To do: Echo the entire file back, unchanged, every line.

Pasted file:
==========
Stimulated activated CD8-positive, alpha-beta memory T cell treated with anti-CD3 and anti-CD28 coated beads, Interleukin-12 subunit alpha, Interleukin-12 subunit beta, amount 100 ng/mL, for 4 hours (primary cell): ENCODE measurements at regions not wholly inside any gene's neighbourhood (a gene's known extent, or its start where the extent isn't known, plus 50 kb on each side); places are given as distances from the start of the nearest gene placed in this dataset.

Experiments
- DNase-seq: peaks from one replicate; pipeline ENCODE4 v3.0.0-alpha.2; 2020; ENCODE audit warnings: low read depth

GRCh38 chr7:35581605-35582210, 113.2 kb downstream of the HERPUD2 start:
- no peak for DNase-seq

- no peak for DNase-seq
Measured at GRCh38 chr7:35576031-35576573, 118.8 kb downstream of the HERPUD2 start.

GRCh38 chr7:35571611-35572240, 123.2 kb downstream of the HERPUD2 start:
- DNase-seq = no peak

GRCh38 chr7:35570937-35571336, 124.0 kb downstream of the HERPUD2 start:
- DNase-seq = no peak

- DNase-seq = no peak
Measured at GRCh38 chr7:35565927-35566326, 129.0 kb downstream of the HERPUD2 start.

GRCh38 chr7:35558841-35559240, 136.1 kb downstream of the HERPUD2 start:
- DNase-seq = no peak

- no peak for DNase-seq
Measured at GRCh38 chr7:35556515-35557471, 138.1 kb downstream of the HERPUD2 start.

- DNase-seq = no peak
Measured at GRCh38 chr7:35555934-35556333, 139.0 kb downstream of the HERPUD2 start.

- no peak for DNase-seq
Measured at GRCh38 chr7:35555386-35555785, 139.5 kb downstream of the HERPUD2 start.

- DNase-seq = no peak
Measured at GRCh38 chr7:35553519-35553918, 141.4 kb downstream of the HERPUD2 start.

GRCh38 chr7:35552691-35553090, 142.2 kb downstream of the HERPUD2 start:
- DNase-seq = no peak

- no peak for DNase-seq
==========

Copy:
Stimulated activated CD8-positive, alpha-beta memory T cell treated with anti-CD3 and anti-CD28 coated beads, Interleukin-12 subunit alpha, Interleukin-12 subunit beta, amount 100 ng/mL, for 4 hours (primary cell): ENCODE measurements at regions not wholly inside any gene's neighbourhood (a gene's known extent, or its start where the extent isn't known, plus 50 kb on each side); places are given as distances from the start of the nearest gene placed in this dataset.

Experiments
- DNase-seq: peaks from one replicate; pipeline ENCODE4 v3.0.0-alpha.2; 2020; ENCODE audit warnings: low read depth

GRCh38 chr7:35581605-35582210, 113.2 kb downstream of the HERPUD2 start:
- no peak for DNase-seq

- no peak for DNase-seq
Measured at GRCh38 chr7:35576031-35576573, 118.8 kb downstream of the HERPUD2 start.

GRCh38 chr7:35571611-35572240, 123.2 kb downstream of the HERPUD2 start:
- DNase-seq = no peak

GRCh38 chr7:35570937-35571336, 124.0 kb downstream of the HERPUD2 start:
- DNase-seq = no peak

- DNase-seq = no peak
Measured at GRCh38 chr7:35565927-35566326, 129.0 kb downstream of the HERPUD2 start.

GRCh38 chr7:35558841-35559240, 136.1 kb downstream of the HERPUD2 start:
- DNase-seq = no peak

- no peak for DNase-seq
Measured at GRCh38 chr7:35556515-35557471, 138.1 kb downstream of the HERPUD2 start.

- DNase-seq = no peak
Measured at GRCh38 chr7:35555934-35556333, 139.0 kb downstream of the HERPUD2 start.

- no peak for DNase-seq
Measured at GRCh38 chr7:35555386-35555785, 139.5 kb downstream of the HERPUD2 start.

- DNase-seq = no peak
Measured at GRCh38 chr7:35553519-35553918, 141.4 kb downstream of the HERPUD2 start.

GRCh38 chr7:35552691-35553090, 142.2 kb downstream of the HERPUD2 start:
- DNase-seq = no peak

- no peak for DNase-seq